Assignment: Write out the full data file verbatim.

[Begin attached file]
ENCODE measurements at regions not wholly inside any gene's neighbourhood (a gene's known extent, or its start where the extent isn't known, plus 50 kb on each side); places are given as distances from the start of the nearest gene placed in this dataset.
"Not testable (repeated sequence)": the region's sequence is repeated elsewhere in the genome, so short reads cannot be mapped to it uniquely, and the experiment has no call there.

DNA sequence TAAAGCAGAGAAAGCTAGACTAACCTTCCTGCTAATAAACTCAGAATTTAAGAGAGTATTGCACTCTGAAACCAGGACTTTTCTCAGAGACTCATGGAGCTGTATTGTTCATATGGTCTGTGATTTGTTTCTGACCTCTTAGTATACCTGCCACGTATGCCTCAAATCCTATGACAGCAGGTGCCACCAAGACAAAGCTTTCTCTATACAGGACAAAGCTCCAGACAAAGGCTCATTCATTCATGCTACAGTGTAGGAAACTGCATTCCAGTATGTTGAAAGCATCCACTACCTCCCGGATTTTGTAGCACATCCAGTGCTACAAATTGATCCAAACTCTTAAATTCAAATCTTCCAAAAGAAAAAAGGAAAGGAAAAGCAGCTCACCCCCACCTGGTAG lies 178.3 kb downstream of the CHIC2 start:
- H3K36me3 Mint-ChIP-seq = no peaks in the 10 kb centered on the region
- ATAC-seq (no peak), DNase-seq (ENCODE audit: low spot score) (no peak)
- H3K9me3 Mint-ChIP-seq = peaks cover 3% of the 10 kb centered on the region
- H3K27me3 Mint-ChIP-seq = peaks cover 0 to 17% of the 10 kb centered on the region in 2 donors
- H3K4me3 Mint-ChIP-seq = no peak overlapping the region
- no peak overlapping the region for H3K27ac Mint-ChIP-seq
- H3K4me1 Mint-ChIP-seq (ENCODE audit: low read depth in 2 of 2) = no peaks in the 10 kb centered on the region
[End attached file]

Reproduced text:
ENCODE measurements at regions not wholly inside any gene's neighbourhood (a gene's known extent, or its start where the extent isn't known, plus 50 kb on each side); places are given as distances from the start of the nearest gene placed in this dataset.
"Not testable (repeated sequence)": the region's sequence is repeated elsewhere in the genome, so short reads cannot be mapped to it uniquely, and the experiment has no call there.

DNA sequence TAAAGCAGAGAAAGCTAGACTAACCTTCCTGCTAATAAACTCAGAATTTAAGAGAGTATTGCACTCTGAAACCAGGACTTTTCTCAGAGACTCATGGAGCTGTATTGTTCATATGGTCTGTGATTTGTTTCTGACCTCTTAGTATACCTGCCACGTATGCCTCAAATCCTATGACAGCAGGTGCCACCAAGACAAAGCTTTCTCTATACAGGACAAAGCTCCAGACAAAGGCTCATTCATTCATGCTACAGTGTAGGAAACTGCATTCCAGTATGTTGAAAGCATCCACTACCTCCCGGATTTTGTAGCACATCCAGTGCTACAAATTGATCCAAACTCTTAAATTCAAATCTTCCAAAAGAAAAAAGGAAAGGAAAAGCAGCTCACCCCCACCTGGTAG lies 178.3 kb downstream of the CHIC2 start:
- H3K36me3 Mint-ChIP-seq = no peaks in the 10 kb centered on the region
- ATAC-seq (no peak), DNase-seq (ENCODE audit: low spot score) (no peak)
- H3K9me3 Mint-ChIP-seq = peaks cover 3% of the 10 kb centered on the region
- H3K27me3 Mint-ChIP-seq = peaks cover 0 to 17% of the 10 kb centered on the region in 2 donors
- H3K4me3 Mint-ChIP-seq = no peak overlapping the region
- no peak overlapping the region for H3K27ac Mint-ChIP-seq
- H3K4me1 Mint-ChIP-seq (ENCODE audit: low read depth in 2 of 2) = no peaks in the 10 kb centered on the region